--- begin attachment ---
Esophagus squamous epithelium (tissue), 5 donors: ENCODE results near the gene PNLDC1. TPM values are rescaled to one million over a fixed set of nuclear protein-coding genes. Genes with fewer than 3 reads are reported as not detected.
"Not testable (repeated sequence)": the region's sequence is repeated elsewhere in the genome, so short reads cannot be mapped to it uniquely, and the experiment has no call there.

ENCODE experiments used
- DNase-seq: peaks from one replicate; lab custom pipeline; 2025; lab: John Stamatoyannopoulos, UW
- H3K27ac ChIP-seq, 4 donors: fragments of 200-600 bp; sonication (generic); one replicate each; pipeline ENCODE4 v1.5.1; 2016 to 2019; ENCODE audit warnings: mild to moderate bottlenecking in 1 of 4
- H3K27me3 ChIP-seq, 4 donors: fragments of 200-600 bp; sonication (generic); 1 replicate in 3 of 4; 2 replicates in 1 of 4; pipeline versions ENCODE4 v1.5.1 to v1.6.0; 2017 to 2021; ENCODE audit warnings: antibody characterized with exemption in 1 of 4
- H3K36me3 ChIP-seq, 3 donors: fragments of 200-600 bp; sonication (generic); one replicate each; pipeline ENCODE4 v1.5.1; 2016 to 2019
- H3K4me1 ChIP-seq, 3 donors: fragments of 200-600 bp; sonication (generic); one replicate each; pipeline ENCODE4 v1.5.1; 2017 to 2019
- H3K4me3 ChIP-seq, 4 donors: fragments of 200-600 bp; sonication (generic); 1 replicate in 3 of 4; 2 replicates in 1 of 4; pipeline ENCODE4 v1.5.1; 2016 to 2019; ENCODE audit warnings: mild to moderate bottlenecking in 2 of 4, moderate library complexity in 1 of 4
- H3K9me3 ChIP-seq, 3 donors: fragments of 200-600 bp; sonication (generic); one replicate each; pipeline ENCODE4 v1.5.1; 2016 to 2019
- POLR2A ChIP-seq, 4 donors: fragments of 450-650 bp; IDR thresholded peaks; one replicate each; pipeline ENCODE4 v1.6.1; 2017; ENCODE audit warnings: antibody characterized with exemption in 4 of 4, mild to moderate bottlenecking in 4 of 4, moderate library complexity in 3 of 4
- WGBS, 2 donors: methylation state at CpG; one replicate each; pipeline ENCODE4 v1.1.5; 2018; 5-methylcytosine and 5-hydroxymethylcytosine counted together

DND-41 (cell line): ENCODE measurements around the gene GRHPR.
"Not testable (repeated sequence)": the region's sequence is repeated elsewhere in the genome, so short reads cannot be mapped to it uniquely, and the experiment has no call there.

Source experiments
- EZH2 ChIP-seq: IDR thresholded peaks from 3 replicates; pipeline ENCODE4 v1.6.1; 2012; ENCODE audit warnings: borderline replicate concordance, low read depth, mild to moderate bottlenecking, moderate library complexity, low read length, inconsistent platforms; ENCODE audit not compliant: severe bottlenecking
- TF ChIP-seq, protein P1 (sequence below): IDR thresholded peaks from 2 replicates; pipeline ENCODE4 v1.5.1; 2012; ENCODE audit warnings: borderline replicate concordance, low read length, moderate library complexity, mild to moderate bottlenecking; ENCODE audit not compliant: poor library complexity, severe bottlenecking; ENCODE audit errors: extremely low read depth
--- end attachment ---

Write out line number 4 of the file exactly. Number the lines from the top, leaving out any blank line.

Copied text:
- DNase-seq: peaks from one replicate; lab custom pipeline; 2025; lab: John Stamatoyannopoulos, UW